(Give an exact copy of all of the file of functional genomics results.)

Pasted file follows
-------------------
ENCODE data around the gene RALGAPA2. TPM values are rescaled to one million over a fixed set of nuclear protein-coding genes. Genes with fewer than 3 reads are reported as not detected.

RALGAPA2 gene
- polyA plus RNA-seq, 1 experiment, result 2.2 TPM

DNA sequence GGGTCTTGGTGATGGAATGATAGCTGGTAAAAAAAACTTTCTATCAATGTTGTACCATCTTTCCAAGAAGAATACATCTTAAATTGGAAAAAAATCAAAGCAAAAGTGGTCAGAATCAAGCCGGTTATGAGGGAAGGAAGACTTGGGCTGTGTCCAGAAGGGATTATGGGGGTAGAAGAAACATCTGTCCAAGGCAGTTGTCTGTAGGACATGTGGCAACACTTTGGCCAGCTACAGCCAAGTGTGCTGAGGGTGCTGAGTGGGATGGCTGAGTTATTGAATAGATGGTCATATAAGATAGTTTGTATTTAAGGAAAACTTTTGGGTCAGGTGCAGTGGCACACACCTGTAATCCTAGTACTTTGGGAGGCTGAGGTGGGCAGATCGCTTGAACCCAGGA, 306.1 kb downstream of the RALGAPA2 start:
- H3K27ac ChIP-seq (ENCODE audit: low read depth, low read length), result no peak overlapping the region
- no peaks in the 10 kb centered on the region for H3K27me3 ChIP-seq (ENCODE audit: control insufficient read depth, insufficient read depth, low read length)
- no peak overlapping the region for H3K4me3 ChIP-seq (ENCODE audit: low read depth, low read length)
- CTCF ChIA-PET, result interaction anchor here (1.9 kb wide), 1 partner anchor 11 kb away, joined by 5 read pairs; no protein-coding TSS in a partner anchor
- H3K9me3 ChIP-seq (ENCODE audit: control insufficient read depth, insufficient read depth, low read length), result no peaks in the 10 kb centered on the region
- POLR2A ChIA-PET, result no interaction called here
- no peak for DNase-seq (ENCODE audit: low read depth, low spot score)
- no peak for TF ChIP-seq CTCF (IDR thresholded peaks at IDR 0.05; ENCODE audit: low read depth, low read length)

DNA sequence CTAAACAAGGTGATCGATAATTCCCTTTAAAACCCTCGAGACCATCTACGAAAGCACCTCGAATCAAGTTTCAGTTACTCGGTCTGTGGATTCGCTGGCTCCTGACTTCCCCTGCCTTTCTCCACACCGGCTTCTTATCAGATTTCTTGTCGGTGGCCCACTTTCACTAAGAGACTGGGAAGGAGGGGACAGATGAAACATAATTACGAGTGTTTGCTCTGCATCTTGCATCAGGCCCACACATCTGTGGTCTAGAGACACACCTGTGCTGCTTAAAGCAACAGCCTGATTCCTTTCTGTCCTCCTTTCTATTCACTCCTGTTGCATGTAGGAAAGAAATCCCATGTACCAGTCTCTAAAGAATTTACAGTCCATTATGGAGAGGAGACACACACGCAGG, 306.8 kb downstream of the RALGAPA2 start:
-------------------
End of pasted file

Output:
ENCODE data around the gene RALGAPA2. TPM values are rescaled to one million over a fixed set of nuclear protein-coding genes. Genes with fewer than 3 reads are reported as not detected.

RALGAPA2 gene
- polyA plus RNA-seq, 1 experiment, result 2.2 TPM

DNA sequence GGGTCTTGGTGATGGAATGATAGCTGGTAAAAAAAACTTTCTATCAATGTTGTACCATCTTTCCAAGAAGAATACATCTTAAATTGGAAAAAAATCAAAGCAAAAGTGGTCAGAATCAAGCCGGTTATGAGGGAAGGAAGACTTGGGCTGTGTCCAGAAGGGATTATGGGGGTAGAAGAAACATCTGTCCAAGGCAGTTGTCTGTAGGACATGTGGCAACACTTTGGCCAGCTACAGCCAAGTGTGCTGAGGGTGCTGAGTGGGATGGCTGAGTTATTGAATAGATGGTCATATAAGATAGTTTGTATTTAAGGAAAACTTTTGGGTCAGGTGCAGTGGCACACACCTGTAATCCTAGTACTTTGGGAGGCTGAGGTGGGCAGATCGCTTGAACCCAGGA, 306.1 kb downstream of the RALGAPA2 start:
- H3K27ac ChIP-seq (ENCODE audit: low read depth, low read length), result no peak overlapping the region
- no peaks in the 10 kb centered on the region for H3K27me3 ChIP-seq (ENCODE audit: control insufficient read depth, insufficient read depth, low read length)
- no peak overlapping the region for H3K4me3 ChIP-seq (ENCODE audit: low read depth, low read length)
- CTCF ChIA-PET, result interaction anchor here (1.9 kb wide), 1 partner anchor 11 kb away, joined by 5 read pairs; no protein-coding TSS in a partner anchor
- H3K9me3 ChIP-seq (ENCODE audit: control insufficient read depth, insufficient read depth, low read length), result no peaks in the 10 kb centered on the region
- POLR2A ChIA-PET, result no interaction called here
- no peak for DNase-seq (ENCODE audit: low read depth, low spot score)
- no peak for TF ChIP-seq CTCF (IDR thresholded peaks at IDR 0.05; ENCODE audit: low read depth, low read length)

DNA sequence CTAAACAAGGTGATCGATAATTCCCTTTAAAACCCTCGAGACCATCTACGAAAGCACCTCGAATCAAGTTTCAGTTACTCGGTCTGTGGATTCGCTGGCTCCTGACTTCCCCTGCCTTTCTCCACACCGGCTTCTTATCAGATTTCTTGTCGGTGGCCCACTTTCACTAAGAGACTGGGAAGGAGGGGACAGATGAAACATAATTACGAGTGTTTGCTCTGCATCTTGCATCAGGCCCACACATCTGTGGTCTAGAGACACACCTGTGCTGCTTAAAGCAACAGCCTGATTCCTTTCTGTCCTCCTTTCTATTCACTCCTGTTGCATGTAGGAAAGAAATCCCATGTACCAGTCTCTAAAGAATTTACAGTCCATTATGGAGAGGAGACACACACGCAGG, 306.8 kb downstream of the RALGAPA2 start: